Tuesday, September 28, 2010

Unabated War Against Saudi Women

Director’s Comment: In their undiminished insistence that the country’s wealth, decision-making and governorship remain property of the ruling family and its theocratic partners, any meaningful reform in Saudi Arabia will remain aesthetic. The recurrent tactic has been to pre-design royal decrees that sound liberal to the public, but are sure to be rejected by the religious establishment and its royal handlers, such as Princes Naif and Salman. The king consequently benefits of a favorable public opinion, despite the fact his highly praised reform efforts remain “ink on paper”, especially when it comes to women’s rights.
Case in point is a recent decision taken by the Panda supermarket chain, to hire 16 women cashiers in a store in Saudi Arabia’s most liberal city, Jeddah. Members of the religious establishment immediately protested against the company’s decision. They called it “ungodly” and urged people to stop patronizing the supermarket. Despite the fact that the women were covered from head to toe (except for their eyes) and are only allowed to serve families, the store was empty of customers, and cashiers were sitting idol as of last reporting on August 31, 2010. Not surprisingly, there was no word from King Abdullah to support the supermarket’s decision to hire women cashiers or to instruct his religious zealot to quit harassing people.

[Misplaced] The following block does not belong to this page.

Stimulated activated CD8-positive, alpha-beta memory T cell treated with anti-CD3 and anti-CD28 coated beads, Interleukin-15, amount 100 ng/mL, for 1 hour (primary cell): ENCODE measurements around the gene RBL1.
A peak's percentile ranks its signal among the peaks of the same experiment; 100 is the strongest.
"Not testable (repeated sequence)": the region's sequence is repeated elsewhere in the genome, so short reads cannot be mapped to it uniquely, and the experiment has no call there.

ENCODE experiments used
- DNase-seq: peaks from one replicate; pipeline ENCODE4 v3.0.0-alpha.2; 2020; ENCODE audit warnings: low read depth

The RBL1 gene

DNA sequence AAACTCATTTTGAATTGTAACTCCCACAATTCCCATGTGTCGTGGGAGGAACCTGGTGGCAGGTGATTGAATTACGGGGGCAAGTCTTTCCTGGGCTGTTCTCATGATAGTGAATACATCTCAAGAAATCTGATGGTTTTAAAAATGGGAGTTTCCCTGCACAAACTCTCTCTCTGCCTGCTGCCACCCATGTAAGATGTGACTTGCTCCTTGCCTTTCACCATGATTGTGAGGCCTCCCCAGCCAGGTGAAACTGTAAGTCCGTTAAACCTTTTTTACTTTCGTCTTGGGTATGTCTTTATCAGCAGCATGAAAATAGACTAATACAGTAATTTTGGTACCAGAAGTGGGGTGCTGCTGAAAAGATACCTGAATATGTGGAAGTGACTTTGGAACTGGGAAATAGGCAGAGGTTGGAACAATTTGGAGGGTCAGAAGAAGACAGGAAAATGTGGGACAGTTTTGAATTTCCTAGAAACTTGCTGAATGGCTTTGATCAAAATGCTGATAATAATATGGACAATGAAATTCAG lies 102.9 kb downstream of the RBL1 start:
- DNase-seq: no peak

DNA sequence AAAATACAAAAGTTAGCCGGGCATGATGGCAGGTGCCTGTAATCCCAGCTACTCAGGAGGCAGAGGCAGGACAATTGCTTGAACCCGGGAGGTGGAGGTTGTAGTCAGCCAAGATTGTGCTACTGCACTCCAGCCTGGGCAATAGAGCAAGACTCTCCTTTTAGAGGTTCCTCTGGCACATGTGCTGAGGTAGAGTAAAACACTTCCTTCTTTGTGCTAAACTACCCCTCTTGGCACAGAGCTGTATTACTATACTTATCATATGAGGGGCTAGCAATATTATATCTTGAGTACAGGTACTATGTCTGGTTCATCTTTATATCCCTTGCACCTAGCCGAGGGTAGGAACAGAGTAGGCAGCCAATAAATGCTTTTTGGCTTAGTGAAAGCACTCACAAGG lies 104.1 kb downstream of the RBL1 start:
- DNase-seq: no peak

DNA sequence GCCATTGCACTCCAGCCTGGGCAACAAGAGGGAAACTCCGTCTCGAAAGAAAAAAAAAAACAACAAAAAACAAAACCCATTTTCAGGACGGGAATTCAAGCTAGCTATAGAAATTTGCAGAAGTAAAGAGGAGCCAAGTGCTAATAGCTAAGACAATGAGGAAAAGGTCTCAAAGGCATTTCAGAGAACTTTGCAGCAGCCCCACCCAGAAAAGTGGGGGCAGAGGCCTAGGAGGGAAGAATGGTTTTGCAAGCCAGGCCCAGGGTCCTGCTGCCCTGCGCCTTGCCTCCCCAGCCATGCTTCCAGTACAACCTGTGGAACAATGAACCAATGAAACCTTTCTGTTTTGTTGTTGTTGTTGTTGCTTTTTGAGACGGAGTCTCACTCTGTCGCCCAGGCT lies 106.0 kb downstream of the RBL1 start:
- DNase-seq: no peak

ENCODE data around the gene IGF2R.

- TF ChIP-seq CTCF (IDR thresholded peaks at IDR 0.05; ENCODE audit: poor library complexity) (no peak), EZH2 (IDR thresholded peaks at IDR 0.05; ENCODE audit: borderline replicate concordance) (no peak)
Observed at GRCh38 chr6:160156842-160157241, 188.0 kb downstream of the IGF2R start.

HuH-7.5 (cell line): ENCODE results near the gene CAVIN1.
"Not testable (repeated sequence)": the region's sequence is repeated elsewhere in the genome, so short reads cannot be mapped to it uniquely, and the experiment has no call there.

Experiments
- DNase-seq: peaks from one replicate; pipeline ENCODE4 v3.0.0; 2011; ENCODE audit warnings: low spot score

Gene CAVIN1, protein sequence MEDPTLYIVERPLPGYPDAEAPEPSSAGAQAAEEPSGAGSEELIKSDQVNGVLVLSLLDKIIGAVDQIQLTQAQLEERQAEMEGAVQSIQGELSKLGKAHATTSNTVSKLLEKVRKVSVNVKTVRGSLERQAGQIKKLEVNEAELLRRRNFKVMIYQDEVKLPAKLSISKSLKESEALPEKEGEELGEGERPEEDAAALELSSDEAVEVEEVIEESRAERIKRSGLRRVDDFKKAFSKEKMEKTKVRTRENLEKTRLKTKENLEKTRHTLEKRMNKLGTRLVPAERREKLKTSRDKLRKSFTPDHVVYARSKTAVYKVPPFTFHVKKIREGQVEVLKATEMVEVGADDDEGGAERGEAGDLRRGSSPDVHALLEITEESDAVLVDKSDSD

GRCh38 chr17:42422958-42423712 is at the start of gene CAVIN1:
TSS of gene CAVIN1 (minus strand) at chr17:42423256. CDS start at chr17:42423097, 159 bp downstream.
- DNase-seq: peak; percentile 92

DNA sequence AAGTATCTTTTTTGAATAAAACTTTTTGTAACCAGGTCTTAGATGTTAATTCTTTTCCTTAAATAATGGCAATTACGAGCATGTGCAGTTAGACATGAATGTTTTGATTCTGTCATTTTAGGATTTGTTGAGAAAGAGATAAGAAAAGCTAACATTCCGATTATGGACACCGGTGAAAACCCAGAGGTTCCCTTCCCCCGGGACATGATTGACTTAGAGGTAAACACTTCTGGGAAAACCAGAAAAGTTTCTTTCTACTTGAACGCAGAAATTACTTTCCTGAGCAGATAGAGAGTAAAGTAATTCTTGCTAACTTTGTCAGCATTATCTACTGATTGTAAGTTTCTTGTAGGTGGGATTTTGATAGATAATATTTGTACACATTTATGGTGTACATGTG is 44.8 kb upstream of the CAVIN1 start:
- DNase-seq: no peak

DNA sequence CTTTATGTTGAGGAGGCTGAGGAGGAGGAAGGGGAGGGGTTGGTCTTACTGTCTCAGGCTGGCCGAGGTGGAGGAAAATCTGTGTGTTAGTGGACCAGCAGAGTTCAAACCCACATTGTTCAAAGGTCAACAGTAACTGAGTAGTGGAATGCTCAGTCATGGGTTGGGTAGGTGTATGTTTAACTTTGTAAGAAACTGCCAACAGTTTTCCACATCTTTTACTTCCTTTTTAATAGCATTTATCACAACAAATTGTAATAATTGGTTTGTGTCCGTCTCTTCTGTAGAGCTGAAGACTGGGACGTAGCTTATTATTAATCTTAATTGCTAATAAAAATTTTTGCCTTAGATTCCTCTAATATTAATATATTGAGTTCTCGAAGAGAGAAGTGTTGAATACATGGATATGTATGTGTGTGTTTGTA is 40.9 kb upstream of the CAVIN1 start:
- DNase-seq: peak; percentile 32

These duplicitous political maneuvers employed by royals, usually result in an unfair blame of society for rejecting women. Religion is also blamed for denying women their basic citizenship rights. In reality, neither society and/or religion are responsible for denying women their natural and human rights to feed themselves and support their families. It is politics and the Saudi economy that are responsible for denying women their right to work. Allowing women to work would challenge the country’s economy as well as its sterile, patriarchal ideology. These same policies exonerate the system from meeting its obligations toward all members of society.
The attached article explains the regime’s methods of playing genders against each other by blaming it on society, tradition and God. Read article

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